Is there new particle formation in the marine boundary layer of the North Sea?

University essay from Lunds universitet/Institutionen för naturgeografi och ekosystemvetenskap

Abstract: The effect of aerosol particles on climate and the human health emphasizes the necessity to focus on the research about aerosol particles. Aerosol particles emitted due to anthropogenic activities increase the scattering and absorption of solar radiation in the atmosphere which leads to an increased cooling of the climate (direct effect). In addition, they take part in cloud formation, and thereby they affect the radiative properties of clouds, and an increase in the emission of aerosol particles in general leads to an increasing solar radiation scattering and an alteration of precipitation (indirect effect). Aerosol particles emitted directly to the atmosphere through natural or anthropogenic processes are called primary aerosol particles. Secondary aerosol particles are formed after gas to particle conversion. New particle formation (NPF) mechanism is one of the important secondary aerosol particle sources. The newly formed particles have the ability to grow to cloud activation sizes after processing in the atmosphere, and hence are important for the indirect climate effect. There are still many discussions about the theories describing nucleation process and conditions favorable for NPF, but not a single theory can be regarded as correct yet. However it is known that such components as SO2, NOx, Biogenic volatile organic compounds (BVOC), other organic compounds, and NH3 are important gaseous precursors in the NPF process. NPF events have been detected at many sites at different environments but there is no information about NPF events detected over the North Sea or over other polluted marine atmospheres. The aim of the study is to investigate whether there are NPF events over the North Sea, how frequent they are, and to identify geographical positions of the NPF events over the North Sea using the newly developed NanoMap method. The Nano Map method requires only the aerosol particle size distribution data, and air mass back trajectories from Hysplit model. For this investigation a size distributions of nano-particles were measured with the Air ion spectrometer (AIS) instrument for particles 2 – 40 nm diameter, and with the scanning mobility particle sizer (SMPS) instrument for particles 10 - 300 nm diameter during March – May 2012 at the Danish North Sea coast field station Høvsøre. This data was combined with data measured 2010-2011 at the Cabauw field site in the Netherlands and data measured 2009-2010 at the Birkenes field site in Norway. The NanoMap analysis showed that there are NPF during 27% of the days at Høvsøre and that the aerosol particles are formed close to or along major shipping lanes. Hence, SO2 from ship emissions is a possible source of NPF over the North Sea. However, also continental air pollution, continental BVOC emissions, and volatile organic carbon (VOC) emissions from oil stations at the North Sea can be contribution to NPF.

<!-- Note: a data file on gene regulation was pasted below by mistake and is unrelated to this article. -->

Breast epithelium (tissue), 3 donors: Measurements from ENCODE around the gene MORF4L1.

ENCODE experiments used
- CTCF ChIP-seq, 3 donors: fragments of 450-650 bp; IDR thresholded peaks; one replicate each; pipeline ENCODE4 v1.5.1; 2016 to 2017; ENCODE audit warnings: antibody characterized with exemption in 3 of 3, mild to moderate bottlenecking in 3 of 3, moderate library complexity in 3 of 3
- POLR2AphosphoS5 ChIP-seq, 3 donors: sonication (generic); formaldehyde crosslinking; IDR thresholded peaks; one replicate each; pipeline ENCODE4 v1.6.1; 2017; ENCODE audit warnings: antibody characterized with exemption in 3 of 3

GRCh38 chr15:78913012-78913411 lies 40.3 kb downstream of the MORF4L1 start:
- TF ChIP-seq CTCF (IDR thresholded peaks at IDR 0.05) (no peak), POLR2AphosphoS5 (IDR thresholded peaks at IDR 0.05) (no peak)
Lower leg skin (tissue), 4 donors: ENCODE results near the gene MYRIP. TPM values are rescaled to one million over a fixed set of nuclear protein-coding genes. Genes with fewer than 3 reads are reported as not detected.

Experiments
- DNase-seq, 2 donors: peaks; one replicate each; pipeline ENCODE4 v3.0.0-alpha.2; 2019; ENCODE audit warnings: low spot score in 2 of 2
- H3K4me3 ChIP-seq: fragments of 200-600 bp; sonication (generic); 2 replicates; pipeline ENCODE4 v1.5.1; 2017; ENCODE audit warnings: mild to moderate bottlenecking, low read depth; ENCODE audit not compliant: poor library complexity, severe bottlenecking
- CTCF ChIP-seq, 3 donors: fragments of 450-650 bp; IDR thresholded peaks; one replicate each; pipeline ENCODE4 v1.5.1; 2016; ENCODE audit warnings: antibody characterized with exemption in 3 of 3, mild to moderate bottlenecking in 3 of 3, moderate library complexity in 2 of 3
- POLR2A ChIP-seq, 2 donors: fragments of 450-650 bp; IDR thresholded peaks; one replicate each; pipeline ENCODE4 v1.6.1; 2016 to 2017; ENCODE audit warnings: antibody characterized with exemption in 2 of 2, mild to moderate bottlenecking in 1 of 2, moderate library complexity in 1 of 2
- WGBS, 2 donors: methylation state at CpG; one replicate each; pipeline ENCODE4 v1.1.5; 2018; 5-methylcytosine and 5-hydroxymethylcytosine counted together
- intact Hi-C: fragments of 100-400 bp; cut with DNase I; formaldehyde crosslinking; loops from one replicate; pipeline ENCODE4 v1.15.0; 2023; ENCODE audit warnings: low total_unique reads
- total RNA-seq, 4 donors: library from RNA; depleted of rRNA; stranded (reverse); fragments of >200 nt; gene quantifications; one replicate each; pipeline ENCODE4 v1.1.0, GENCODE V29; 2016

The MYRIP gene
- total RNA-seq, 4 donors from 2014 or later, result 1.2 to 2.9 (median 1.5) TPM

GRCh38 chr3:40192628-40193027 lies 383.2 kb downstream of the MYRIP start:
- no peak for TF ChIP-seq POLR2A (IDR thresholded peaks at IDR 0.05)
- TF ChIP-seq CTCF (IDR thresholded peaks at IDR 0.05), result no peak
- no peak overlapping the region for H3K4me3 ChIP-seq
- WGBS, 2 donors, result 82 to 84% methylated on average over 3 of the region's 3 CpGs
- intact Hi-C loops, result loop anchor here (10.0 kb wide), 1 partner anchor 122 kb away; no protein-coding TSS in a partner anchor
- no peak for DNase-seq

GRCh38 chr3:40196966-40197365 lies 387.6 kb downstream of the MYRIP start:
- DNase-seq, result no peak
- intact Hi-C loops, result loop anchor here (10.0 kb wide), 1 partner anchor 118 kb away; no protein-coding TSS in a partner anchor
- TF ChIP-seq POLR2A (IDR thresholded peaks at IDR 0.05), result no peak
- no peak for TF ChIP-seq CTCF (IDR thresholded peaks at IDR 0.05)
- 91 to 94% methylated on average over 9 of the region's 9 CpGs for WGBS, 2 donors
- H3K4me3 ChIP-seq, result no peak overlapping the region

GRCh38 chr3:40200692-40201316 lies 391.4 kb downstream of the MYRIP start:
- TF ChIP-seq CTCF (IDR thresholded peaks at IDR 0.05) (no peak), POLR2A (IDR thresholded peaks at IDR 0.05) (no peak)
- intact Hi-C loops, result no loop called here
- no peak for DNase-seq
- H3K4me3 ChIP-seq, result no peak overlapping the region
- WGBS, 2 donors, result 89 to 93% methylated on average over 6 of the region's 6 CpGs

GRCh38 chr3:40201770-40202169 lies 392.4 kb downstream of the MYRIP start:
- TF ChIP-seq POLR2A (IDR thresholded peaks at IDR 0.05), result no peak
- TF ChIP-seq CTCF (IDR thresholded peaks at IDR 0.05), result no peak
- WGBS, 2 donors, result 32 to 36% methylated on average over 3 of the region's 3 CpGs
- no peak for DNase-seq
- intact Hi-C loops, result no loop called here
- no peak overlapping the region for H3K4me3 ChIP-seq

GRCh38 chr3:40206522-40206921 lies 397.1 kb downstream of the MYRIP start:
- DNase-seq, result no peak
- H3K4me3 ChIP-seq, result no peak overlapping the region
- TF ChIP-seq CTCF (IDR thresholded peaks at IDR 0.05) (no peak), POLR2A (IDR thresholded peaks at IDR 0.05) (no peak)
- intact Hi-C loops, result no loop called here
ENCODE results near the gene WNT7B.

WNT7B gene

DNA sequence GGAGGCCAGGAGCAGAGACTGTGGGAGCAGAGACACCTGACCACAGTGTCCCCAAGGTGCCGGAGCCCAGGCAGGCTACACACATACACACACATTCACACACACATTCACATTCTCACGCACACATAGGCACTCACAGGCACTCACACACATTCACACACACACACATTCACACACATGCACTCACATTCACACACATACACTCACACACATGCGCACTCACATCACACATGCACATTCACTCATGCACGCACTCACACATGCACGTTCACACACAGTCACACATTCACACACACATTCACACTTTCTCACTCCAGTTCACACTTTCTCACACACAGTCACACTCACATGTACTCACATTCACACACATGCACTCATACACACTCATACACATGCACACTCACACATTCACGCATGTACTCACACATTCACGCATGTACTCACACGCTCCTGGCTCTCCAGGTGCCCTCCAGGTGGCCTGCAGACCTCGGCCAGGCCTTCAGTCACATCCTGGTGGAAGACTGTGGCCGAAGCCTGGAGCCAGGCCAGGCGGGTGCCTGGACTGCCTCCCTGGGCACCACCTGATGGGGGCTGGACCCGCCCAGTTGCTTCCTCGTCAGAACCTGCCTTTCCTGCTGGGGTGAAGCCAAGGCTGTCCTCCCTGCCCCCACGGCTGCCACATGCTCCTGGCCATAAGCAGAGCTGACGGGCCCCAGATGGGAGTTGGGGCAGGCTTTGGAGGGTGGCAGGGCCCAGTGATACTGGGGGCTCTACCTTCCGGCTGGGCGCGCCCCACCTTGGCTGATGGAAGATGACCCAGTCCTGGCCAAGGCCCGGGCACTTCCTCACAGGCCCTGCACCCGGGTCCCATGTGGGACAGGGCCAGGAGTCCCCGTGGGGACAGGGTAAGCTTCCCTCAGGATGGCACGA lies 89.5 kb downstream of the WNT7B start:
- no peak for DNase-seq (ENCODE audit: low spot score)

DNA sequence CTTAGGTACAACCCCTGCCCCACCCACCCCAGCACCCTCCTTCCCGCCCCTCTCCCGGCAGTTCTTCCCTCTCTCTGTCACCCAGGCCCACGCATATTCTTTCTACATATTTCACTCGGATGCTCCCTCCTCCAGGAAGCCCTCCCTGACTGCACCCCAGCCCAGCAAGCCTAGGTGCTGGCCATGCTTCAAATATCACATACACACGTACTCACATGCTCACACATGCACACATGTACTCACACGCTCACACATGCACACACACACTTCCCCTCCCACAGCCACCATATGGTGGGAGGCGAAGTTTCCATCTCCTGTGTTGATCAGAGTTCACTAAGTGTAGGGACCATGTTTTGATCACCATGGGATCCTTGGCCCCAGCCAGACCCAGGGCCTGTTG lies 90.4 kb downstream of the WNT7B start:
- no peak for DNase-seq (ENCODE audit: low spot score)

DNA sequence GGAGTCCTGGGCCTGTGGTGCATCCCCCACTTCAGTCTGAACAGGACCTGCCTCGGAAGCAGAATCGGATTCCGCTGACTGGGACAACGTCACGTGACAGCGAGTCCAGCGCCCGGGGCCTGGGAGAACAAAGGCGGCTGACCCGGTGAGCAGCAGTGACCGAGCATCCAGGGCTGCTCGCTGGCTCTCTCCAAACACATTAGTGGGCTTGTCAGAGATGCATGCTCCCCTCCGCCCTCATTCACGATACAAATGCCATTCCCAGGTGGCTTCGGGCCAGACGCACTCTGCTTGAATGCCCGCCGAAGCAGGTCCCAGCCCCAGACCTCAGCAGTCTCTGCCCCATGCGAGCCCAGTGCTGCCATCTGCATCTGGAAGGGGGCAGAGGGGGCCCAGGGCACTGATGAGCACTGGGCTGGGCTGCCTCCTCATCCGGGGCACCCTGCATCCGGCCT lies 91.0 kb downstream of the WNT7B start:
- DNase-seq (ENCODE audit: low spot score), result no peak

AT THIS PAGE YOU CAN DOWNLOAD THE WHOLE ESSAY. (follow the link to the next page)